Peer review – What is it and how to ensure you pass it

Peer review is the process of ensuring that bad ideas don’t pass for knowledge! This is the simplest way to think of this process, which is universally recognized as the litmus test for academic quality.

But the question some may have is : How does it work and why should I publish in a peer-reviewed journal?

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The answer to this is rather simple : For getting recognition as a ‘scholar’ in a field, other scholars working in your field must recognize that your contribution or work is original, or even if it is a synthesis of earlier work and not entirely original; that it makes a valuable contribution to the field of your research.

For this process, scholars put each other to test through this peer-review process. consider it as a sort of  quality control for your work.

There are several kinds of peer -review. There is a blind review, where the editors or reviewers don’t know the identity of the author and there is double-blind review, which is a slightly more rigorous, in that two reviewers look over your material before it is approved or rejected.

There are two theories for the origin of the peer-review model. The first credits it to the Royal Society of London’s processes put together in the 18th century. The second theory credits it to Arab physicians of the 16th century, who perfected this method before trying out new techniques of treatment.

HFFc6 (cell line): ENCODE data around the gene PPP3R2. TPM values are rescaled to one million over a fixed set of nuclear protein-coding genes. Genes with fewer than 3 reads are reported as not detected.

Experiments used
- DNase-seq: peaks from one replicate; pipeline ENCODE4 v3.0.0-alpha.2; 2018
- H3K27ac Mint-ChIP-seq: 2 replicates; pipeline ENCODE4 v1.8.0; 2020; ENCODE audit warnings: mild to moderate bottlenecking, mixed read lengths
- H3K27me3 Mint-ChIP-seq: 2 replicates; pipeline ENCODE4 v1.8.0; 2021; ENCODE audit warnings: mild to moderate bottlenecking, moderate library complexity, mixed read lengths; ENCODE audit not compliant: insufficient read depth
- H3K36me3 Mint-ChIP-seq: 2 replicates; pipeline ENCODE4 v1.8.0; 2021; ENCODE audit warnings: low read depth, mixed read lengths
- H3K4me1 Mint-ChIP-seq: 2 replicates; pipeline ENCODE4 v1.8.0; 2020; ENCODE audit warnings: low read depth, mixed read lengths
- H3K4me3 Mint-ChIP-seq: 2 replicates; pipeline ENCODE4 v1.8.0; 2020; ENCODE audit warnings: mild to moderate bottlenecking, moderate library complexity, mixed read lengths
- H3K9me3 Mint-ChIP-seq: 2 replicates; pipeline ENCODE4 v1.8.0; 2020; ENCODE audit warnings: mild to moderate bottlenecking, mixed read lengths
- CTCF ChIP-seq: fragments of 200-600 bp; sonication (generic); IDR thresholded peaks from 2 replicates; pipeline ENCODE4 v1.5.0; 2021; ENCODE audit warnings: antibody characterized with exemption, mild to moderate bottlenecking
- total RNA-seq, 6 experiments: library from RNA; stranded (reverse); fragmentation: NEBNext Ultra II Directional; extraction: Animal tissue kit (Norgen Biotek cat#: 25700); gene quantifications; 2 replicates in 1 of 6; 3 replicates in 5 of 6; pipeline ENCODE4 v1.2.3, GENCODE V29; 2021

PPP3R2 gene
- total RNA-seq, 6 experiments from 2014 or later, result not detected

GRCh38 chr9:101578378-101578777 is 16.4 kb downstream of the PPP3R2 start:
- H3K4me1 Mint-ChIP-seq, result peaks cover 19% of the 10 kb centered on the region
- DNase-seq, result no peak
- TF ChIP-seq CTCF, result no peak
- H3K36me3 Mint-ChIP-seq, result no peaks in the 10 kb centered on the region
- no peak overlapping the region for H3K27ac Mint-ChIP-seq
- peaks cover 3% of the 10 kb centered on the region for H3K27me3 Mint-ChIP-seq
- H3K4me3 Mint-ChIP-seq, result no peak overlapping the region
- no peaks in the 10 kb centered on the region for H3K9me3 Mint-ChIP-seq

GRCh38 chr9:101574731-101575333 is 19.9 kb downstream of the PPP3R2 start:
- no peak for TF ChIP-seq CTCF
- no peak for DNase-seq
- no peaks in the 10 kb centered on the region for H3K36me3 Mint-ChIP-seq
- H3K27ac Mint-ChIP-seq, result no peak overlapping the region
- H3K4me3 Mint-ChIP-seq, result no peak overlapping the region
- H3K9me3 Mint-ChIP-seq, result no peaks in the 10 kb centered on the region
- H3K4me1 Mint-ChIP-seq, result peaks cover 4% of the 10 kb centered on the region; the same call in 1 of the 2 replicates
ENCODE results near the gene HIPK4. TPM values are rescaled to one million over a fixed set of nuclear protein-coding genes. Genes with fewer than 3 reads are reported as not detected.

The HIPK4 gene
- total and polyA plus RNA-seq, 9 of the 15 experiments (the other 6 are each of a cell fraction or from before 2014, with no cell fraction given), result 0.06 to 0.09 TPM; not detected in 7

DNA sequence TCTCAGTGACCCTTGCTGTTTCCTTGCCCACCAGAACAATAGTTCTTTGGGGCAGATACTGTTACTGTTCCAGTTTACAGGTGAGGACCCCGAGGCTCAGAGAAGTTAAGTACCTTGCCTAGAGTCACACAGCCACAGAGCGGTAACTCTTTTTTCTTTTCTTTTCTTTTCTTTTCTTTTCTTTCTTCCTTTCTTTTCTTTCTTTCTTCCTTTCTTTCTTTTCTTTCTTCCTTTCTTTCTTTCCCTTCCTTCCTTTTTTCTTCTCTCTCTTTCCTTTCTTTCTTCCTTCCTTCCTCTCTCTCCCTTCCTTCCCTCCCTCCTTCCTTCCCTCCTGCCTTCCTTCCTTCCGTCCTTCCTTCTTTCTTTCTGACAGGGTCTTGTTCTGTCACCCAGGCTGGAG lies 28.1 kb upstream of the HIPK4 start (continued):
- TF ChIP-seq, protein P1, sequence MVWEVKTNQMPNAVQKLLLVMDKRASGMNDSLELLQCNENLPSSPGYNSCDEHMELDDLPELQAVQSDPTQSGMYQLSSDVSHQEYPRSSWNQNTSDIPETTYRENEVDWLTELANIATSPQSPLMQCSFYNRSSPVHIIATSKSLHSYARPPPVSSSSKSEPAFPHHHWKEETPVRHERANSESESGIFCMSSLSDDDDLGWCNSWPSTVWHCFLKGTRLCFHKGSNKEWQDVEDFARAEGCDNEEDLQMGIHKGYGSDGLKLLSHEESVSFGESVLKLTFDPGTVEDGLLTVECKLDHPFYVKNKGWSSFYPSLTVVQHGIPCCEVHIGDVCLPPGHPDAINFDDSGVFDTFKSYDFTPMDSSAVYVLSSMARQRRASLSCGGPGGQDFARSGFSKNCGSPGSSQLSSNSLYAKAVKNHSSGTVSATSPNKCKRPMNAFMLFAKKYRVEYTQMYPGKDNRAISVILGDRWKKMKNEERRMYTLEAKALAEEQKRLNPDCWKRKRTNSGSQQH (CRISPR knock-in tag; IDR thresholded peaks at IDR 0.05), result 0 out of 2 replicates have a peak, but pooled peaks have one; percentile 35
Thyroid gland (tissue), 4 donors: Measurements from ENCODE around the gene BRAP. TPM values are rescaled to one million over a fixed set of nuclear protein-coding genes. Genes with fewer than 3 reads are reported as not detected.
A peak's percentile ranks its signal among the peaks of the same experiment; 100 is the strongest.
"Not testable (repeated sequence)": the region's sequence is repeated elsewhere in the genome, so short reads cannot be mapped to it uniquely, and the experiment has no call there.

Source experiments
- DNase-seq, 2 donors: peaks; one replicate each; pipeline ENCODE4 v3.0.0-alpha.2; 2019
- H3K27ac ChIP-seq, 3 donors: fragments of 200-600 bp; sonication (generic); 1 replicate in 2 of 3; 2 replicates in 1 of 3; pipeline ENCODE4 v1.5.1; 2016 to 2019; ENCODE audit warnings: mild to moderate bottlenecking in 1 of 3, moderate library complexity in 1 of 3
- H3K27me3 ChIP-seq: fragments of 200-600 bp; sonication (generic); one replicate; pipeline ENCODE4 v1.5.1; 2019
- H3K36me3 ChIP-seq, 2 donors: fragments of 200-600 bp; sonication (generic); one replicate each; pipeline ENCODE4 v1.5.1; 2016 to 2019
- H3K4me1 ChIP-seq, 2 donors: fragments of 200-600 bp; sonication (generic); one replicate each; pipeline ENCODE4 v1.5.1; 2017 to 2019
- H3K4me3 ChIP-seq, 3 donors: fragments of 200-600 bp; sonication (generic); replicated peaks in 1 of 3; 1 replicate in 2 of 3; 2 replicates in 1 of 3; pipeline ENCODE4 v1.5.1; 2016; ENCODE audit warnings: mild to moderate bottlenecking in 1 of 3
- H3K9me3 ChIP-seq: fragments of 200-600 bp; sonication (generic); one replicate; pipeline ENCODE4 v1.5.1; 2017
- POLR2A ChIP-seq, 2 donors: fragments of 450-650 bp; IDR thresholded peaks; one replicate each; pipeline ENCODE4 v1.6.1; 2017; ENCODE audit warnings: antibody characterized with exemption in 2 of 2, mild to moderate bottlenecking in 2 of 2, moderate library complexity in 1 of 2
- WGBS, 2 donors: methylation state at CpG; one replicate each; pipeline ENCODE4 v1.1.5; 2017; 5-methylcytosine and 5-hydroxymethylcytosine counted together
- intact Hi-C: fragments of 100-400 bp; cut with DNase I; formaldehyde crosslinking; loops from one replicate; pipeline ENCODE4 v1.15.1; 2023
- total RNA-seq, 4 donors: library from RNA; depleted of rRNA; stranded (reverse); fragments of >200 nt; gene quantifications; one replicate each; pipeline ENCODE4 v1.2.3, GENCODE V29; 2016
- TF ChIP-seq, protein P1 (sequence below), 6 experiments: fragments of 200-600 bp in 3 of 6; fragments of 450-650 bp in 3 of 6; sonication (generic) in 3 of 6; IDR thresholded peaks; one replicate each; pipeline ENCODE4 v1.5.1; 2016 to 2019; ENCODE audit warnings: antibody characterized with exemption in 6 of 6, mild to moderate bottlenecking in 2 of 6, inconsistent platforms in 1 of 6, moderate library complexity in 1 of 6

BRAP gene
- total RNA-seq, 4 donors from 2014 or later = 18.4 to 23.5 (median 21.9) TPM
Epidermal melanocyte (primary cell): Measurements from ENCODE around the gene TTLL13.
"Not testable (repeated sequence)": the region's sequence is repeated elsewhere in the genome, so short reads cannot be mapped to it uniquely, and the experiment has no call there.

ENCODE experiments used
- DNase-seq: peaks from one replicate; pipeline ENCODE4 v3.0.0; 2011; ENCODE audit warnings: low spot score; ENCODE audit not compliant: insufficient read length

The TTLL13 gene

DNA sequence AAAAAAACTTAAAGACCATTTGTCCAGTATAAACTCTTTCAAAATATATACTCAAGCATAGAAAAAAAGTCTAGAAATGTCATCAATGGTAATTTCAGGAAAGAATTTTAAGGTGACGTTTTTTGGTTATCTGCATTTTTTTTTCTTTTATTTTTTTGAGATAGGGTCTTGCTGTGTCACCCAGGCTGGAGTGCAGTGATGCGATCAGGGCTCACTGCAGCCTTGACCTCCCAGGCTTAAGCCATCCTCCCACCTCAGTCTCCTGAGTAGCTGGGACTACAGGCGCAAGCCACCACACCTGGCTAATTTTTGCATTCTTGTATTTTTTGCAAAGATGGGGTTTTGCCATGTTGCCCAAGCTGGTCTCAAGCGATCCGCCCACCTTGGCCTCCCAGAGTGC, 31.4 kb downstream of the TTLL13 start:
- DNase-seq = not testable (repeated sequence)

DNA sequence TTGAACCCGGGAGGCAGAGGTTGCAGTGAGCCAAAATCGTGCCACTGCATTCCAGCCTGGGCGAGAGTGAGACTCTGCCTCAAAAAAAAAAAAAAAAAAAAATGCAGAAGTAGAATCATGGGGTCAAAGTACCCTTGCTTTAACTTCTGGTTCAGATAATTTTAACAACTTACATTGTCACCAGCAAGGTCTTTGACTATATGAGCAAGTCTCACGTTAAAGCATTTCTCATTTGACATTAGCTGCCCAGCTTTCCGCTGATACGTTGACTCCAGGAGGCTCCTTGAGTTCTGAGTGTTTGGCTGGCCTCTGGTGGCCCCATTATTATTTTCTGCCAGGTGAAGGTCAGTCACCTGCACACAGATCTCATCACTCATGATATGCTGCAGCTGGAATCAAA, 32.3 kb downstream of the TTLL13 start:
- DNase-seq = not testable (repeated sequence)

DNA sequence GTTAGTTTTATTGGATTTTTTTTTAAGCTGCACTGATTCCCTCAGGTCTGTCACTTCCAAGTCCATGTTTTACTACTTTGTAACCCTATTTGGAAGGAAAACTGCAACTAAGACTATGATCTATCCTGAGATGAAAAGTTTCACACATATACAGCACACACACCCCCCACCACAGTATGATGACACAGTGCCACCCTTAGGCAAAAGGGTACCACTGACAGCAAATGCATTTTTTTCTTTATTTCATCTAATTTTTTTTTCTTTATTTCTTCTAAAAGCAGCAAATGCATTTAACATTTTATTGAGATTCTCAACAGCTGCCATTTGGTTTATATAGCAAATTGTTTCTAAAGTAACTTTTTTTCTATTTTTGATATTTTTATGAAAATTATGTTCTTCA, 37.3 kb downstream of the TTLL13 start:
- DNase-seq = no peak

Regardless of the origins, the peer-review is universally accepted as a standard procedure and a marker of quality of information.

So, the natural question is : How do you ensure your work passes peer-review? There are a few things, as you proceed along this path. Here are some initial thoughts as you formulate your strategy to become a published scholar :

  • Read peer-reviewed journals – Infact, subscribe to one/ two, in your discipline to understand the conventions used, the language and style that is preferred
  • Pay attention to how long publication process takes – read the instruction for authors, included in most journals or their websites
  • Volunteer to be a peer-reviewer – This is a great way for you to learn the nuances of peer-review. Being a reviewer gives you the background to be a good writer.
  • Write for and submit to a  peer-reviewed journal – Logically, this should be the first big step you take, from the time of thinking of publishing to actually going out and offering your work for critique.

Don’t be afraid of rejection.

The worst that could happen is that the reviewers may reject your work, but on the positive side; they will offer helpful feedback that will help you fine-tune your work and submit it elsewhere.


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